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Can foreign names be used as a basis for patronymics?

If, for example, an Englishman whose first name is Donald becomes a citizen of Russia and has a son there, will that son have the patronymic Доналдович? And does François' son become Франсуасович? Etc.

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Absolutely.

In Russia, almost every document about a person includes a patronymic, so everyone needs it. If your father has foreign name, you still have a patronymic. If your father is unknown, your mother gives you some patronymic soon after your birth. If she doesn't know the father's name, she may give you her own patronymic. If a baby is found, and nobody knows who is his father or mother, they give him some random patronymic.

For example, Harry Kasparov (Гарри Каспаров) has English/American name Гарри. It is not a Russian name. Each of his sons is Гарриевич, and each of his daughters is Гарриевна.

Besides, there are many Russians who are ethnic Georgians, Armenians etc, and their fathers had non-Russian names. All these Russians have patronymics. For example, Абе́л Ге́зевич Аганбегя́н (Abel Aganbegyan), who is ethnic Armenian.

PS:

As per comments by Danila Smirnov and Tzakrevskiy, if a child with rights to Russian citizenship is born in a country that does not use patronymics, he/she does not receive a patronymic when applying for the Russian citizenship. However, Danila Smirnov writes:

I just happen to know someone who was born in another country and did not have a patronymic in his birth certificate when he was registered for Russian citizenship. When he got his passport at 14 years, he had a dash in his "patronymic" field. On the other hand, it did cause some problems, so he had to legally change his name to get one.

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    As far as I know: not in the official names. Like, a guy with a powerful mother might be called in this way to emphasise the humour. This is a very informal thing and also a mid-untasteful joke. It never happens in official documents. The other thing is if you want to trace a heritage, typically the kid has the last name of the mother (which "should" be the last name of the father, whose patronymic the kid bears). So, the legacy can be traced into women with same last names as their kids. – Oleg Lobachev Nov 12 '17 at 21:48
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    @oz1cz, only as a joke. In 12 century, there was a Rus prince Олег Ярославич whose mother Настасья was his father's mistress, so he was nicknamed Настасьич. In similar manner, lurk.ru today jokingly calls the web designer Артёмий Андреевич Лебедев "Артёмий Татьянович", because his mother, Татьяна Толстая, was a famous writer. Some russian family names derive from matronymics, but it is not clear (to me) how serious it was. I don't know of any single case when one was officially called by matronymic, even though after the WWII many children were raised without fathers. – user31264 Nov 13 '17 at 1:20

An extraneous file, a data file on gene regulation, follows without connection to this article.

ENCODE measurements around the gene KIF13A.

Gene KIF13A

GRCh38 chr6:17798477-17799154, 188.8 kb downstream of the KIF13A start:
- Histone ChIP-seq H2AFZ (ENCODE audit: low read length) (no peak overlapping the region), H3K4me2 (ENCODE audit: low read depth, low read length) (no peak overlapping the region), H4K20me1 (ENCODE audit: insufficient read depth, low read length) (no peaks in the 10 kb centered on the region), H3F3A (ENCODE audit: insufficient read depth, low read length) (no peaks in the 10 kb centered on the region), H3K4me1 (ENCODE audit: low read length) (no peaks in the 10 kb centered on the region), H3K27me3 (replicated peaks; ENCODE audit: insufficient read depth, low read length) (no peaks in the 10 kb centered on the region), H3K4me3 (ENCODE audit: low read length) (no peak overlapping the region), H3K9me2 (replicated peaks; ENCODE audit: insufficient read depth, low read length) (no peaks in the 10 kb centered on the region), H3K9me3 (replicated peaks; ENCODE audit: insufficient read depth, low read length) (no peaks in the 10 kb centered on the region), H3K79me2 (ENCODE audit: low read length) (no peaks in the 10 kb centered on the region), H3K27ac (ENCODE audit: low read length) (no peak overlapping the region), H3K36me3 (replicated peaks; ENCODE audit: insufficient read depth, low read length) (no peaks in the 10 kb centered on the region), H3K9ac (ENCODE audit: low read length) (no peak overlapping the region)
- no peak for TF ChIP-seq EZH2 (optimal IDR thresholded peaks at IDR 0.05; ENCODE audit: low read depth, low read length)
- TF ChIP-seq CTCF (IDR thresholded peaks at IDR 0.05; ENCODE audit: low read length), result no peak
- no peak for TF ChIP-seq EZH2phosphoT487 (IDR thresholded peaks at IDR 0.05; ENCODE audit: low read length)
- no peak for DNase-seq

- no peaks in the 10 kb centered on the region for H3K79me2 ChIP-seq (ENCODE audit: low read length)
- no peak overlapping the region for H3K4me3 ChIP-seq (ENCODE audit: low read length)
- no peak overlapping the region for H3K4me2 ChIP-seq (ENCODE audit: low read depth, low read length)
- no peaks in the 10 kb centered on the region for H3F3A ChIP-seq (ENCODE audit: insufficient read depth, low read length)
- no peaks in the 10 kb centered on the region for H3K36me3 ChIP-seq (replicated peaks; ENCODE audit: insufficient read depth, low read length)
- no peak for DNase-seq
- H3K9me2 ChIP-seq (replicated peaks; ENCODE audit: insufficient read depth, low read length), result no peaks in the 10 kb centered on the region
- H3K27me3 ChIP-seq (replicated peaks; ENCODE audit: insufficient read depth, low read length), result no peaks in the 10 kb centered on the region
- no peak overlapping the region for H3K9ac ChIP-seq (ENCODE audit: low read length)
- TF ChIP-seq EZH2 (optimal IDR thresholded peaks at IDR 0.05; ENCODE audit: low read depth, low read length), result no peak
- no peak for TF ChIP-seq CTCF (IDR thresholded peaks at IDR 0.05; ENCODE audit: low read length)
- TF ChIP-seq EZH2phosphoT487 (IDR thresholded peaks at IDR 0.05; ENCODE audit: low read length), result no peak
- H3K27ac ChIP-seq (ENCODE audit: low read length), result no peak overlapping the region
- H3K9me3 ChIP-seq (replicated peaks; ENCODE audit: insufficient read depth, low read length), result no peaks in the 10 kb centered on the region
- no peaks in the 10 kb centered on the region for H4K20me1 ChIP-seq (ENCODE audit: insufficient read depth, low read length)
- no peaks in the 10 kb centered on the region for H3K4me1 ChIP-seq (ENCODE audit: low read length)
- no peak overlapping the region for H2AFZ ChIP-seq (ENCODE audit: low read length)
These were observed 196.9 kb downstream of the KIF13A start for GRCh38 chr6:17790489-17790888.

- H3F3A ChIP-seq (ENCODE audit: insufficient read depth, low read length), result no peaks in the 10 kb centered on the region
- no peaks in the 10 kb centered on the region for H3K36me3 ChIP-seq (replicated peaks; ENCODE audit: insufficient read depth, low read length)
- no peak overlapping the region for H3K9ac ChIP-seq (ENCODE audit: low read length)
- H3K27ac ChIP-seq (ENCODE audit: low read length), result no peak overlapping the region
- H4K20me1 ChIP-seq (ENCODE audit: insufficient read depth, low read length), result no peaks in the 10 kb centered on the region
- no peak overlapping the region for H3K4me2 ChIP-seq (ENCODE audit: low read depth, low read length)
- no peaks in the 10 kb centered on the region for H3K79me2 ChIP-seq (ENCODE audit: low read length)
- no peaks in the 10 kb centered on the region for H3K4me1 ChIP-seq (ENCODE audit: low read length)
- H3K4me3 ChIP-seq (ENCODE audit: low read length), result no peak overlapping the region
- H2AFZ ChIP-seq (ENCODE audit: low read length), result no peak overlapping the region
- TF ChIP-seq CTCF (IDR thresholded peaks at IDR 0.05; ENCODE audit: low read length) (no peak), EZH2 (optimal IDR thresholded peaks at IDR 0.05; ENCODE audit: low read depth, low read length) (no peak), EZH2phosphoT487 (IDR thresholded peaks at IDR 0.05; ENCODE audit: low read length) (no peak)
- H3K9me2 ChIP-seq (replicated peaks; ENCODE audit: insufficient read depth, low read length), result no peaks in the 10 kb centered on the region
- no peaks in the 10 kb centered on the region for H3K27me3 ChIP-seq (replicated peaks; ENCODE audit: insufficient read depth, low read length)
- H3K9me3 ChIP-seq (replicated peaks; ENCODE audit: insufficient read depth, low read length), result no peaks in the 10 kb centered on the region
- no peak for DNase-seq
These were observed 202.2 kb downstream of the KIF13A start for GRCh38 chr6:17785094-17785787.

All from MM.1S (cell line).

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    @Herrgott Sure they can. Although traditionally it is given based on father's name, in absence of a stated father, mother chooses a patronymic which is written in the birth certificate. And it can be anything, really - names are somewhat regulated (since this year), but no regulation on patronymics for children with no stated father exist. The officials that give out certificates generally do not care about what your baby is called, as long as everything is according to their regulations. – Danila Smirnov Nov 13 '17 at 8:29
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    @oz1cz: in fact, if used jokingly, you can safely derive patronymics from almost any masculine word (e.g. "Самолет Самолетович"). Also, in extra-informal situations (usually only between very close friends), one can be humorously addressed by "Батькович/Батьковна" (from "батька", resulting roughly in a 'Daddyson'), e.g. "Ну что, Василий Батькович, пошли чай пить?" – Vadim Landa Nov 13 '17 at 8:41
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    @user31264 I just happen to know someone who was born in another country and did not have a patronymic in his birth certificate when he was registered for Russian citizenship. When he got his passport at 14 years he had a dash in his "patronymic" field. On the other hand, it did cause some problems, so he had to legally change his name to get one - so while it is possible (and not required by law at birth) to not have patronymic, having one does make life easier. – Danila Smirnov Nov 13 '17 at 10:44

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